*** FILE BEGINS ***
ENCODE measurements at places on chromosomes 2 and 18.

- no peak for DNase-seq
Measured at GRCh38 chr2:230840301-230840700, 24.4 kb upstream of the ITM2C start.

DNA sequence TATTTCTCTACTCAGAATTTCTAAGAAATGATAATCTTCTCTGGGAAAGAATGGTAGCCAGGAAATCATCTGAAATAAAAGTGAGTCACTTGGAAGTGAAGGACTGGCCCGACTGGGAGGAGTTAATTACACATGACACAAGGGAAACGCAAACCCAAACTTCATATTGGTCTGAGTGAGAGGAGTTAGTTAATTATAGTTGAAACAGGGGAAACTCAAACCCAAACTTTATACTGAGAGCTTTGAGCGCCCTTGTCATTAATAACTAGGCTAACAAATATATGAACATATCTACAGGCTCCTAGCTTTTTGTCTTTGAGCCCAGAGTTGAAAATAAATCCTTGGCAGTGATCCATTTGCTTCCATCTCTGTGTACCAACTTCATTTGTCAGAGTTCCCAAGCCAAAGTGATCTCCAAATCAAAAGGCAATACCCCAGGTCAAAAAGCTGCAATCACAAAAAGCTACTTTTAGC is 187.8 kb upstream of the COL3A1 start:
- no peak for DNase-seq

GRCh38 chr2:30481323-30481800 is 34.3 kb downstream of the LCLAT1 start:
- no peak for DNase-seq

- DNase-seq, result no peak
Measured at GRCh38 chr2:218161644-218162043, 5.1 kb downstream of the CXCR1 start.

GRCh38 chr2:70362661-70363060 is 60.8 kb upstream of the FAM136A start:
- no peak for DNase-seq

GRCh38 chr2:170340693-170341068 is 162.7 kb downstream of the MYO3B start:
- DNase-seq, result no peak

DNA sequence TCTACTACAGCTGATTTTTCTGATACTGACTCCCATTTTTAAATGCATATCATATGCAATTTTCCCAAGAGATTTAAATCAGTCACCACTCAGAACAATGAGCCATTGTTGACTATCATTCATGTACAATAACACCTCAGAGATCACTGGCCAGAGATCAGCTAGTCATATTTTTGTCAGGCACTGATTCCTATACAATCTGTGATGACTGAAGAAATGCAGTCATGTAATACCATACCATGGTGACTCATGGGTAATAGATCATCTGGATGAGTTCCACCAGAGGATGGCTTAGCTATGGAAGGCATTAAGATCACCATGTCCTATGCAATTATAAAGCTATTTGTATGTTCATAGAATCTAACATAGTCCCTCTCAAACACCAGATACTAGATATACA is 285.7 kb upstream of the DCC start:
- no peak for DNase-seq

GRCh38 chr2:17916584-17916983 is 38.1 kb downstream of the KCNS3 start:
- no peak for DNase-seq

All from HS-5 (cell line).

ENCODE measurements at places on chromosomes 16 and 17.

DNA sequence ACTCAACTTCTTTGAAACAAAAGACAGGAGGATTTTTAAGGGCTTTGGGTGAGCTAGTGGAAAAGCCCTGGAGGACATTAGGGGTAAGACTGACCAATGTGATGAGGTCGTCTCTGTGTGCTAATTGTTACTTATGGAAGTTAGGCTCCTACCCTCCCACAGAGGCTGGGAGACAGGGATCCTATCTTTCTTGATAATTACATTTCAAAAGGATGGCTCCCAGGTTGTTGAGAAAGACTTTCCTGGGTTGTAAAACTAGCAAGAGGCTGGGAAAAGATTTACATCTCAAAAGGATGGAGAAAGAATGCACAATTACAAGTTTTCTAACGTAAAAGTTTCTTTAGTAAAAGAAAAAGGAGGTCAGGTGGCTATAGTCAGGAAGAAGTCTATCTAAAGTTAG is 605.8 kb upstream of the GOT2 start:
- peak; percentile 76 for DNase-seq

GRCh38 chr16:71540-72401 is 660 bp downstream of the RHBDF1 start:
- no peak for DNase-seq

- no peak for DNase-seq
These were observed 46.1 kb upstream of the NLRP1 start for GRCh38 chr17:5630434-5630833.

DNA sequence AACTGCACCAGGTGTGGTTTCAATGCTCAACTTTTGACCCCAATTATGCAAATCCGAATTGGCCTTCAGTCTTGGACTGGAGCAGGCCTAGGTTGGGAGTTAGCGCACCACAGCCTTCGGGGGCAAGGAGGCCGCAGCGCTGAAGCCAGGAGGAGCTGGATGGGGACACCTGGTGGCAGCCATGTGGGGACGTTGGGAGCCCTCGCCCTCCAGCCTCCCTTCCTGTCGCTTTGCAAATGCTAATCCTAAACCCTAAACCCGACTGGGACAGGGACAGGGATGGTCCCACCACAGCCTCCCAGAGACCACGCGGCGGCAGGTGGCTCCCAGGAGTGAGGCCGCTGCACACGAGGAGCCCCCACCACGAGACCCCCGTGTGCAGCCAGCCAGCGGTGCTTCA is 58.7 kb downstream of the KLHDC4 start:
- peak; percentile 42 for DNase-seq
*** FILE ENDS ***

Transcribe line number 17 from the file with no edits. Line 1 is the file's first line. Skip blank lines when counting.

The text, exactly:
- no peak for DNase-seq